Tracy K. Smith, Professor of Creative Writing in Princeton University’s Program in Creative Writing has received The Academy of American Poets 2014 Fellowship Award, and Princeton alumnus W. S. Merwin’s Selected Translations has won the Academy’s Harold Morton Landon Translation Award.
The Fellowship Award to Smith was established in 1936 and given in memory of James Ingram Merrill and recognizes distinguished poetic achievement; the award carries a stipend of $25,000. Fellows are nominated and elected by a majority vote of the Academy’s Board of Chancellors. Past recipients include Gwendolyn Brooks, Robert Frost, and Ezra Pound.
Smith’s most recent collection of poems, Life on Mars (Graywolf Press, 2011), won the Pulitzer Prize. Her other honors include the James Laughlin Award from the Academy of American Poets, the Cave Canem Poetry Prize, a Rona Jaffe Writers Award, and a Wallace Stegner Fellowship. She resides in Princeton.
“The surfaces of a Tracy K. Smith poem are beautiful and serene, but underneath, there is always a sense of an unknown vastness,” noted Academy of American Poets Chancellor Toi Derricotte when announcing the award. “Her poems take the risk of inviting us to imagine, as the poet does, what it is to travel in another person’s shoes. The Academy is fortunate to be able to confer this fitting recognition on one of the most important poets of our time.”
Smith teaches beginning and advanced poetry in Princeton’s Creative Writing Program. These undergraduate writing workshops of no more than 10 students are taught by some of the nation’s most celebrated writers. Smith’s faculty colleagues include Jeffrey Eugenides, Chang-rae Lee, Paul Muldoon, Joyce Carol Oates, James Richardson, Susan Wheeler, and Edmund White. Each year these faculty members also work individually with 20 to 30 seniors on a creative writing thesis, such as a novel, screenplay, or a collection of short stories, poems, or translations.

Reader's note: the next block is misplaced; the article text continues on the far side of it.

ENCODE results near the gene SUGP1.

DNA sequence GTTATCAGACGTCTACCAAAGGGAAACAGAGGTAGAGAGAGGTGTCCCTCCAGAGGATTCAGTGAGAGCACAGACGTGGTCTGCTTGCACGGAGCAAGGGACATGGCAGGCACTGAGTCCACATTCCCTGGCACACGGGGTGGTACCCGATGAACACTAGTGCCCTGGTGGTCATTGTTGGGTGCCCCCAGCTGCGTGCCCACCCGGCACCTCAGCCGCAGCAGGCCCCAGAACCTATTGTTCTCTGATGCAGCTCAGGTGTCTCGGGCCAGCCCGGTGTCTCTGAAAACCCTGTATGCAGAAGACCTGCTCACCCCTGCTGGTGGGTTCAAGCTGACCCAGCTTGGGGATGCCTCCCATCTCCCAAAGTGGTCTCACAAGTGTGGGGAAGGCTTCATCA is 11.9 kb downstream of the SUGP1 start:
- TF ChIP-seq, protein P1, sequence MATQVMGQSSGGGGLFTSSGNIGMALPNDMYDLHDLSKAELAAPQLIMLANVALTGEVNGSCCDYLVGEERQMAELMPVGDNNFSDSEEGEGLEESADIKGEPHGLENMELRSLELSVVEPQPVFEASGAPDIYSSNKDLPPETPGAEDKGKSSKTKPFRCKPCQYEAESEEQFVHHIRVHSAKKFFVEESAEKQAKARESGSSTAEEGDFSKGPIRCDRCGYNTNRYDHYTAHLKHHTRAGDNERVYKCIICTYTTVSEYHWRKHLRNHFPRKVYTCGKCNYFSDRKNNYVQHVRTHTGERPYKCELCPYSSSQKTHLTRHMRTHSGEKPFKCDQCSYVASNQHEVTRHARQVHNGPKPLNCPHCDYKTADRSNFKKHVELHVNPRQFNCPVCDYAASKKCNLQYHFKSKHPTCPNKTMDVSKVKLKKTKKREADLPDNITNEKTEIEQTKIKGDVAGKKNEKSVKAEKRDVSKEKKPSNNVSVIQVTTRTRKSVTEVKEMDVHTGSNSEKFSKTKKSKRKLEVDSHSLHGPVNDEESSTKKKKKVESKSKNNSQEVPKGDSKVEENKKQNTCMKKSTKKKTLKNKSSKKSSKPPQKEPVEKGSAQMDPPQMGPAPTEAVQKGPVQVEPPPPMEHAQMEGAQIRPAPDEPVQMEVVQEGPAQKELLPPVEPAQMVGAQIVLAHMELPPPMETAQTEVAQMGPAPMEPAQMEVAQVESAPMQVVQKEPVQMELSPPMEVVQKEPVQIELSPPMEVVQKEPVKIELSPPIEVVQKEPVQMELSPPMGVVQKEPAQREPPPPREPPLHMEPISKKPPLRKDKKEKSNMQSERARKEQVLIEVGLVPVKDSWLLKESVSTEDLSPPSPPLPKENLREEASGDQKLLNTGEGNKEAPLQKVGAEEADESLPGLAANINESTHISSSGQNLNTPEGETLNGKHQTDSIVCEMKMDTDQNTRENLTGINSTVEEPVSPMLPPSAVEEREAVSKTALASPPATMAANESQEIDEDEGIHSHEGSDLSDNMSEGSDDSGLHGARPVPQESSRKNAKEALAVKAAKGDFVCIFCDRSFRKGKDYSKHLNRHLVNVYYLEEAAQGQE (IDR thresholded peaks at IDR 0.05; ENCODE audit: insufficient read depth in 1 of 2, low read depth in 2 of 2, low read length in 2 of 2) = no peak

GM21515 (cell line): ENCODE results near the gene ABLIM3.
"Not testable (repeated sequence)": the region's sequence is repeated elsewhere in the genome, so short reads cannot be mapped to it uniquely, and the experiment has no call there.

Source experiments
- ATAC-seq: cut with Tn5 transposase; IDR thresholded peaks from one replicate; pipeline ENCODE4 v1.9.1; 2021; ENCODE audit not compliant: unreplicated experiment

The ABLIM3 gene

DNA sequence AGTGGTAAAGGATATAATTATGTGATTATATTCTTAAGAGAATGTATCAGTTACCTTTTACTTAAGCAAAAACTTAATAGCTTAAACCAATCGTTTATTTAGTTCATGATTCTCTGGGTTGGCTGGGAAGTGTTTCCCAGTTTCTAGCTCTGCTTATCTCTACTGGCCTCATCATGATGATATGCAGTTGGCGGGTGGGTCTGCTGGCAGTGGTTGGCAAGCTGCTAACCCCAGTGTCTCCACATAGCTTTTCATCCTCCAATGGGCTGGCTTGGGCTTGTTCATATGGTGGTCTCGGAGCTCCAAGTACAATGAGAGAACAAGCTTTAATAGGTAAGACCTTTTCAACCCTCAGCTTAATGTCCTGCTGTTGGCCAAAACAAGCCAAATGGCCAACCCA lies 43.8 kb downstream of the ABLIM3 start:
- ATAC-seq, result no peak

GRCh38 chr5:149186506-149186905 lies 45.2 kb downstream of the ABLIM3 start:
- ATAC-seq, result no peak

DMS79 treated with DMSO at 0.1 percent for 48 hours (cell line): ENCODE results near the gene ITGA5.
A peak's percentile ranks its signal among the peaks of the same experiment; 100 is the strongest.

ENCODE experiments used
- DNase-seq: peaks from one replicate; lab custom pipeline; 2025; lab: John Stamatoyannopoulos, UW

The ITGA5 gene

The award to Merwin was founded in 1976 and recognizes a published translation of poetry from any language into English that demonstrates literary excellence. This year’s judge was David Hinton.
Merwin is the author of over thirty books of poetry and more than twenty books of translation. He served as Poet Laureate of the United States from 2010 to 2011. His other honors include two Pulitzer Prizes, a National Book Award, the Wallace Stevens Award, the Academy of American Poets Fellowship, the Lenore Marshall Poetry Prize from the Academy of American Poets, the Bollingen Prize, and the Lannan Literary Award for Lifetime Achievement. He is a former Chancellor of the Academy of American Poets.
“W. S. Merwin’s art is ravenous, and this award celebrates that hunger,” noted Hinton. “To translate is to inhabit another voice, which in turn enlarges one’s horizons as a writer; and Merwin’s huge Selected Translations represents a lifetime spent doing just that: feeding his own art with other voices. The book is a museum of world poetry, collecting artifacts from a vast range of cultures and times. This year, in addition to the Selected Translations, Merwin also published a voluminous translation from one of Japan’s greatest classical poets, a major addition to his world-poetry museum: Collected Haiku of Yosa Buson. And so continues Merwin’s lifelong gift to our hunger for other voices.”